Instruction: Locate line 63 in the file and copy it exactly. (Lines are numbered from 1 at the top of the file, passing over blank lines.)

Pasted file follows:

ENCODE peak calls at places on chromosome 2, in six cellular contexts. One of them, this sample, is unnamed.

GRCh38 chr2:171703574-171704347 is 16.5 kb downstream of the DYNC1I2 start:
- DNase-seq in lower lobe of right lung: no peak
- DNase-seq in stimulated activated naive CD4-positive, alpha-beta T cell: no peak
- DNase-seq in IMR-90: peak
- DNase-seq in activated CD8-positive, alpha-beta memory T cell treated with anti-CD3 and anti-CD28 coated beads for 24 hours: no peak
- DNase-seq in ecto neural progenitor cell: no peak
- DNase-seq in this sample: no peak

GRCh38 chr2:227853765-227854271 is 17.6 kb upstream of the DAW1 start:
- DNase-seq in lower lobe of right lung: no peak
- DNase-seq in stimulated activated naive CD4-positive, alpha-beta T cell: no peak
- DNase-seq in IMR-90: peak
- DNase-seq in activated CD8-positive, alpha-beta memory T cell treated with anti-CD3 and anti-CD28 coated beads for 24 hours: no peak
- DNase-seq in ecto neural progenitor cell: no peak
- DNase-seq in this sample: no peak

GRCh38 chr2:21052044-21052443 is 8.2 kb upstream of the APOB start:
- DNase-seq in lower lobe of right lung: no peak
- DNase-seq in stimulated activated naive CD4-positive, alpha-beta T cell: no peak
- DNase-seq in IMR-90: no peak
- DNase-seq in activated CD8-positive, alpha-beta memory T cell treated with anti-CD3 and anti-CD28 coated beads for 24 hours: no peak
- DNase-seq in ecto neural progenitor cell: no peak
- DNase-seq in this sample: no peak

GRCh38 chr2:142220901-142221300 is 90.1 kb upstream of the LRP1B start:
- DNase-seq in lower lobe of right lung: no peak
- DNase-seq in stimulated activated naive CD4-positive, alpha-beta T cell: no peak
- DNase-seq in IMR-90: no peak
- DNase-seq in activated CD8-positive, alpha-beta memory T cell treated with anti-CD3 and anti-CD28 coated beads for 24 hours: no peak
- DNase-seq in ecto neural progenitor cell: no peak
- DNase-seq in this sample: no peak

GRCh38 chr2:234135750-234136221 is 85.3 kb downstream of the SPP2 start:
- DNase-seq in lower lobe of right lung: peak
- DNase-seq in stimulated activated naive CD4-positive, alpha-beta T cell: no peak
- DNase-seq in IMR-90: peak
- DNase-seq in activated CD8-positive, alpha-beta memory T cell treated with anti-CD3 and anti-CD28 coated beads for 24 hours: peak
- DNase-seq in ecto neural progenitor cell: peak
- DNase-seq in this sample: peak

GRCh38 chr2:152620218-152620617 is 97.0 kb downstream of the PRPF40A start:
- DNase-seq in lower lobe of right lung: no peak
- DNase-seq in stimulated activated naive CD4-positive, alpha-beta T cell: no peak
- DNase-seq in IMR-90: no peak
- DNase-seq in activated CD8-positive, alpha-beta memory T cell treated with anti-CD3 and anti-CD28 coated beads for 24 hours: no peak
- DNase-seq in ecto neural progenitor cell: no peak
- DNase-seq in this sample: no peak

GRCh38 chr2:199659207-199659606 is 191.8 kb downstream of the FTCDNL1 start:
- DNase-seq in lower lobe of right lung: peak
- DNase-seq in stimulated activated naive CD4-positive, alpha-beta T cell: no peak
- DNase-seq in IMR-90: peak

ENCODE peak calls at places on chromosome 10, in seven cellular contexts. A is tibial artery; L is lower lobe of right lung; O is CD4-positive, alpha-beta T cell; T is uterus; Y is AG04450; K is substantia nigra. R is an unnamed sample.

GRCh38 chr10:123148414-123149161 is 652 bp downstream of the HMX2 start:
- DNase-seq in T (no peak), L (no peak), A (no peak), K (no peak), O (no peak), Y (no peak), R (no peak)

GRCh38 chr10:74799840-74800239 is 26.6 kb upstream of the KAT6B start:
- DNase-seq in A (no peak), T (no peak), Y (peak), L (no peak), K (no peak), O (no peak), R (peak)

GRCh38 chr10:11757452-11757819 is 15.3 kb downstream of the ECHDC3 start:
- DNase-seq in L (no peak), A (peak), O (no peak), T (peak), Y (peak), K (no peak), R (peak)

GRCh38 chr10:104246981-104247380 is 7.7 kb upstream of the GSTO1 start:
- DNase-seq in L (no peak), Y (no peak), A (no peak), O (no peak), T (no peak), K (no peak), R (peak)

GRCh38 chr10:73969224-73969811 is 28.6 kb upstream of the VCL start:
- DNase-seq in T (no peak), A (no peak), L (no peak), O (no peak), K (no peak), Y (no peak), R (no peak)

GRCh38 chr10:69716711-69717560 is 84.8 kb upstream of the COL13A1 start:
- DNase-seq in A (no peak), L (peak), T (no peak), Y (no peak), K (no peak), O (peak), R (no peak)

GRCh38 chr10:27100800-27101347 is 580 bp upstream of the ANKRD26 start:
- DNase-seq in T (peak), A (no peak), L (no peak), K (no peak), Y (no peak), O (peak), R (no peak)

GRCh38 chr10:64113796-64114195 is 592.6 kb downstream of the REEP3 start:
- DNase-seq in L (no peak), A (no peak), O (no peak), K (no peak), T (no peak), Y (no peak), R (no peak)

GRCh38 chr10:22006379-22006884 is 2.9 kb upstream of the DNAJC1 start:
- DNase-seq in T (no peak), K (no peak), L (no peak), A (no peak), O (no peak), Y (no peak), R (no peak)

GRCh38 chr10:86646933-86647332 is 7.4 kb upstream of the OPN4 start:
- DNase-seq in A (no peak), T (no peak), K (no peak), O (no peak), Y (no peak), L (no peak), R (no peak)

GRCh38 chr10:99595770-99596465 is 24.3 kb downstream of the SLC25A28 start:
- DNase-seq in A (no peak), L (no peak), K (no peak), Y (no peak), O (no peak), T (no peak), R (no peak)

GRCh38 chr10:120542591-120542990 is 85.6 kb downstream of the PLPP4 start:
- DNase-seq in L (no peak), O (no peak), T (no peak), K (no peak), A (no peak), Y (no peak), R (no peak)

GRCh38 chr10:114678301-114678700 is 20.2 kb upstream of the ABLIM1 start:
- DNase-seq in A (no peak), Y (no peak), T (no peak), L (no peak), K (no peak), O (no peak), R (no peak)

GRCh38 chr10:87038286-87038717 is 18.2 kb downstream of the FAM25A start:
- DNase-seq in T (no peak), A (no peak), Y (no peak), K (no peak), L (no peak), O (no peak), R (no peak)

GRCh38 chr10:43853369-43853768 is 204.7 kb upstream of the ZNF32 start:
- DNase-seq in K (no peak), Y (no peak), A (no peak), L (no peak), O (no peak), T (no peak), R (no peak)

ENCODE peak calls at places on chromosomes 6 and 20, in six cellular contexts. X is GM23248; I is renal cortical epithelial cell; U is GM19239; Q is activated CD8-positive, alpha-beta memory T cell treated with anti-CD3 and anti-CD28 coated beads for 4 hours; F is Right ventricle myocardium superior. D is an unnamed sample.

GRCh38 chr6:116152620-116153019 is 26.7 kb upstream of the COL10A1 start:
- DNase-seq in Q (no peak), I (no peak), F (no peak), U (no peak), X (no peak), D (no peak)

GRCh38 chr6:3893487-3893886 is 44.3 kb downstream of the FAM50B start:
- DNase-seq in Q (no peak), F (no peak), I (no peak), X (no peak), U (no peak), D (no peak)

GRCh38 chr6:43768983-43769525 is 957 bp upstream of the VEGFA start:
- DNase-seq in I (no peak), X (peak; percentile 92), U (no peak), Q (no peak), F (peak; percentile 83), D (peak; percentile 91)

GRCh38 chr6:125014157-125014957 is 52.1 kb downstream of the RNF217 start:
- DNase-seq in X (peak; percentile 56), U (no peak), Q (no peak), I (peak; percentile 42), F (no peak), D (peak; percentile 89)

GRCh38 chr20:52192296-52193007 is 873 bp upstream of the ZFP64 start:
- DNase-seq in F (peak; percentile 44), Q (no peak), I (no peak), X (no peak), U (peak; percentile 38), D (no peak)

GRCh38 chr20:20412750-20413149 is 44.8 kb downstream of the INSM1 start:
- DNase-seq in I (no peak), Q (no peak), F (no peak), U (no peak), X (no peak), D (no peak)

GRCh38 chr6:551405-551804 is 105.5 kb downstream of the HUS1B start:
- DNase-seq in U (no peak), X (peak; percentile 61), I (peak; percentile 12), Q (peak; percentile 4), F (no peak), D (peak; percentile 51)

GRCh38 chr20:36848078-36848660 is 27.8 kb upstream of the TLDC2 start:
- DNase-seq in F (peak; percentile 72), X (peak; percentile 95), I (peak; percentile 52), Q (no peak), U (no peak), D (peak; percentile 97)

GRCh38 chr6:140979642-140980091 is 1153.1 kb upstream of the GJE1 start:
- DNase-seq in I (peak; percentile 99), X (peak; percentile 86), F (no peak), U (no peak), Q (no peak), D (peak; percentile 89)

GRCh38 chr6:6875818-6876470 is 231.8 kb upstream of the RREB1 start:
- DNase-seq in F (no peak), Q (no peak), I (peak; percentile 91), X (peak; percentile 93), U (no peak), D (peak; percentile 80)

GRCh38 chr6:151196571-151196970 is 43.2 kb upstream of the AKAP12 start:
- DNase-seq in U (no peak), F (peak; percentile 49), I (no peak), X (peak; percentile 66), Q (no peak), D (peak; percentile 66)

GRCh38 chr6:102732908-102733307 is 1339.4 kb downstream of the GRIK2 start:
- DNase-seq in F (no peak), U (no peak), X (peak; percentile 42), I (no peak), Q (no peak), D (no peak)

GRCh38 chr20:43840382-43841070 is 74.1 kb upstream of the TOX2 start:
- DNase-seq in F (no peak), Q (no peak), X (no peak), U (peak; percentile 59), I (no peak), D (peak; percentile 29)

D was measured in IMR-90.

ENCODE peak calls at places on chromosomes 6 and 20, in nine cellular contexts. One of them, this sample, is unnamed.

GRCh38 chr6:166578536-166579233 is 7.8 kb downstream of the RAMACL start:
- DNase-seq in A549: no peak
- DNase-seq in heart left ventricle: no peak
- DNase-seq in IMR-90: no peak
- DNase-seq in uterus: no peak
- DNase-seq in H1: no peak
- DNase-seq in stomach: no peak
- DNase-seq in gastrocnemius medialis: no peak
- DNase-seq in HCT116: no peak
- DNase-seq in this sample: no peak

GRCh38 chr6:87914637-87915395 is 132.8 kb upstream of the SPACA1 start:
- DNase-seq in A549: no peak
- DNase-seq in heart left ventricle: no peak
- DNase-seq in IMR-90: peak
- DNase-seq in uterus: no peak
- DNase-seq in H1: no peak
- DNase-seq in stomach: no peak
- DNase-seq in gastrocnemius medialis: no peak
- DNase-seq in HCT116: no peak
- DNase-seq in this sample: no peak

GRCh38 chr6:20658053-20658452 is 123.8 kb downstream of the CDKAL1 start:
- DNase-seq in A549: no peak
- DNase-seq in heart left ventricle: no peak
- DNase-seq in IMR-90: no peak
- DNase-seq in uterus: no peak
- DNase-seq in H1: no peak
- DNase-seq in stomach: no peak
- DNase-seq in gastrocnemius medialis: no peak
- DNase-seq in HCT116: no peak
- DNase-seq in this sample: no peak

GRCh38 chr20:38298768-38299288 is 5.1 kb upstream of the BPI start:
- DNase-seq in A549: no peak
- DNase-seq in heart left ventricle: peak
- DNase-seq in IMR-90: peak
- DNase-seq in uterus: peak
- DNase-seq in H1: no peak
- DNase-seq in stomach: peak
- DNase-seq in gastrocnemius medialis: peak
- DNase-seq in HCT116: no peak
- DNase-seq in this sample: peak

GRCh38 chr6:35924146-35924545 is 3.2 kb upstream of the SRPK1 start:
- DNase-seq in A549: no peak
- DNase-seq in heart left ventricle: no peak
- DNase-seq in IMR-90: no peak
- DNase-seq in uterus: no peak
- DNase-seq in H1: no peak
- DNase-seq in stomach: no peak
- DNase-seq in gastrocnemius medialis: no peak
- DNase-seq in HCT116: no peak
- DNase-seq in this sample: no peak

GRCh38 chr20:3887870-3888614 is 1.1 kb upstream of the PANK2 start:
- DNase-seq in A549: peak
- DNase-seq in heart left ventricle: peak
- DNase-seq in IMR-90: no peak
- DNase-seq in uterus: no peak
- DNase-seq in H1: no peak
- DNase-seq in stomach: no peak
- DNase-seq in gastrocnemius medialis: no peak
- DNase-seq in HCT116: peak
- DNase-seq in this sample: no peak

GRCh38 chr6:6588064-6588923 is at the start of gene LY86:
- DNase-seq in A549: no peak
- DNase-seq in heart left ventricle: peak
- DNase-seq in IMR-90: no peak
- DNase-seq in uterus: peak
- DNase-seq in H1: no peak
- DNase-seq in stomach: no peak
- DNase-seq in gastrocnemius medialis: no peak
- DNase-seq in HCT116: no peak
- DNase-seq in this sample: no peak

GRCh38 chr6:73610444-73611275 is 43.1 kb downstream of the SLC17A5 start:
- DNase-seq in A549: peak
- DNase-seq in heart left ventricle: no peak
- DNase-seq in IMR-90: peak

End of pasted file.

GRCh38 chr10:64113796-64114195 is 592.6 kb downstream of the REEP3 start: